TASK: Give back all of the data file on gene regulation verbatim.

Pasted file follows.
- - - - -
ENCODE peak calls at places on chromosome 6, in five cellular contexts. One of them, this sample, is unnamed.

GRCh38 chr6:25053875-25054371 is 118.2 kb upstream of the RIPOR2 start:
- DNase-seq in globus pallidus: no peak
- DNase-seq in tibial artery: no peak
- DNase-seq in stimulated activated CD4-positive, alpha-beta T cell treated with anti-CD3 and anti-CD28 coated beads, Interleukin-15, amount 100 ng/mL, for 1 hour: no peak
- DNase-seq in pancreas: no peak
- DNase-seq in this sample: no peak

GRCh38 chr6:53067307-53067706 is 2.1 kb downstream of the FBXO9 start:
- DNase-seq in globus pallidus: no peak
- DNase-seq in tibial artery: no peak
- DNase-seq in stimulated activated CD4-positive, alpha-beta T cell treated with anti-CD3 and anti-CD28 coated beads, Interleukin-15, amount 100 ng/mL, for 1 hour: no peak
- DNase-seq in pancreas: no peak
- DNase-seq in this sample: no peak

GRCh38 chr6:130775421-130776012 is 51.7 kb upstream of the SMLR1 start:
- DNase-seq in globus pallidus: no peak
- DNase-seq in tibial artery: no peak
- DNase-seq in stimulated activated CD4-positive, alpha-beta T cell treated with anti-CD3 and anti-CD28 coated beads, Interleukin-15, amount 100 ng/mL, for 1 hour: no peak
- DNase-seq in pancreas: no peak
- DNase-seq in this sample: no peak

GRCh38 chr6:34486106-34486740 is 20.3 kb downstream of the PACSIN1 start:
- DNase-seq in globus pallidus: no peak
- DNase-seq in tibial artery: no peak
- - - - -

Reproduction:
ENCODE peak calls at places on chromosome 6, in five cellular contexts. One of them, this sample, is unnamed.

GRCh38 chr6:25053875-25054371 is 118.2 kb upstream of the RIPOR2 start:
- DNase-seq in globus pallidus: no peak
- DNase-seq in tibial artery: no peak
- DNase-seq in stimulated activated CD4-positive, alpha-beta T cell treated with anti-CD3 and anti-CD28 coated beads, Interleukin-15, amount 100 ng/mL, for 1 hour: no peak
- DNase-seq in pancreas: no peak
- DNase-seq in this sample: no peak

GRCh38 chr6:53067307-53067706 is 2.1 kb downstream of the FBXO9 start:
- DNase-seq in globus pallidus: no peak
- DNase-seq in tibial artery: no peak
- DNase-seq in stimulated activated CD4-positive, alpha-beta T cell treated with anti-CD3 and anti-CD28 coated beads, Interleukin-15, amount 100 ng/mL, for 1 hour: no peak
- DNase-seq in pancreas: no peak
- DNase-seq in this sample: no peak

GRCh38 chr6:130775421-130776012 is 51.7 kb upstream of the SMLR1 start:
- DNase-seq in globus pallidus: no peak
- DNase-seq in tibial artery: no peak
- DNase-seq in stimulated activated CD4-positive, alpha-beta T cell treated with anti-CD3 and anti-CD28 coated beads, Interleukin-15, amount 100 ng/mL, for 1 hour: no peak
- DNase-seq in pancreas: no peak
- DNase-seq in this sample: no peak

GRCh38 chr6:34486106-34486740 is 20.3 kb downstream of the PACSIN1 start:
- DNase-seq in globus pallidus: no peak
- DNase-seq in tibial artery: no peak